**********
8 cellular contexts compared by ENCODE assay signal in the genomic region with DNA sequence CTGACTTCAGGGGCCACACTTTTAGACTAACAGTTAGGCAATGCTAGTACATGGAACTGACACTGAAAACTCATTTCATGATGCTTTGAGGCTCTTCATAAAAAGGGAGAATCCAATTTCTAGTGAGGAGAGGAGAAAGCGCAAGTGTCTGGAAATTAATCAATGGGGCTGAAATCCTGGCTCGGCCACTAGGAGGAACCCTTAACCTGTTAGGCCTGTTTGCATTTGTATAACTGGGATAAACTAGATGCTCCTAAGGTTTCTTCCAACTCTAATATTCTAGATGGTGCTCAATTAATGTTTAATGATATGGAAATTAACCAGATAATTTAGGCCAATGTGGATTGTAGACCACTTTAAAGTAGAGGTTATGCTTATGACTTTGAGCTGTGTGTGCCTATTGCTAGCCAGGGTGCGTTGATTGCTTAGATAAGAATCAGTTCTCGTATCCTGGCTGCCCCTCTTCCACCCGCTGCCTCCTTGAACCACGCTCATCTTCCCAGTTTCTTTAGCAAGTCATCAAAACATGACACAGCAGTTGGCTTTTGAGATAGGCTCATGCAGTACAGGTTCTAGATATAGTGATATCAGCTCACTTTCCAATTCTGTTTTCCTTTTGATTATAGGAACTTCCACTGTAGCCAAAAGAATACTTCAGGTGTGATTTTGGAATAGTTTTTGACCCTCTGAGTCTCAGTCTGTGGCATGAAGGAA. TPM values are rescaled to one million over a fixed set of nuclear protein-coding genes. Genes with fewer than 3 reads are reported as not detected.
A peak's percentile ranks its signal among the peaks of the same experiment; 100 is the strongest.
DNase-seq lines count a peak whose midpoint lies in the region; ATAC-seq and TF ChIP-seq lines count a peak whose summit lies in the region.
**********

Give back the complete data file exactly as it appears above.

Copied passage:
8 cellular contexts compared by ENCODE assay signal in the genomic region with DNA sequence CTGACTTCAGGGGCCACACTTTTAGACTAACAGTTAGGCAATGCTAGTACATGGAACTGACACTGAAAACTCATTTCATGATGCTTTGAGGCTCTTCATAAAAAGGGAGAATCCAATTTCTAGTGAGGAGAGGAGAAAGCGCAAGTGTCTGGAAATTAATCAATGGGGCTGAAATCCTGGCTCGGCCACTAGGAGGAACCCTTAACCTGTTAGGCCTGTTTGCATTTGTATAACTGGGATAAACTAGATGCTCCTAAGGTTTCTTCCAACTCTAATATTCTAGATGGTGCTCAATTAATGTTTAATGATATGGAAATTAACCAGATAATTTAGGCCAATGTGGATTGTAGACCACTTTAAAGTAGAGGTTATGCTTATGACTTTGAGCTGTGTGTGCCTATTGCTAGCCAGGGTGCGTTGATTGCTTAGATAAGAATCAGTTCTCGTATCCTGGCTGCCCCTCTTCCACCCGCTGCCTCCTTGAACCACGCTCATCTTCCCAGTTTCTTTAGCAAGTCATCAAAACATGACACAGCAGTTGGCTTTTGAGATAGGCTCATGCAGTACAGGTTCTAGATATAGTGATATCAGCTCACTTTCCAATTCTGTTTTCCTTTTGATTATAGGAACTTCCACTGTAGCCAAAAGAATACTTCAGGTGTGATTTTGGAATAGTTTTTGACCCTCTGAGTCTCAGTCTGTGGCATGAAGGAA. TPM values are rescaled to one million over a fixed set of nuclear protein-coding genes. Genes with fewer than 3 reads are reported as not detected.
A peak's percentile ranks its signal among the peaks of the same experiment; 100 is the strongest.
DNase-seq lines count a peak whose midpoint lies in the region; ATAC-seq and TF ChIP-seq lines count a peak whose summit lies in the region.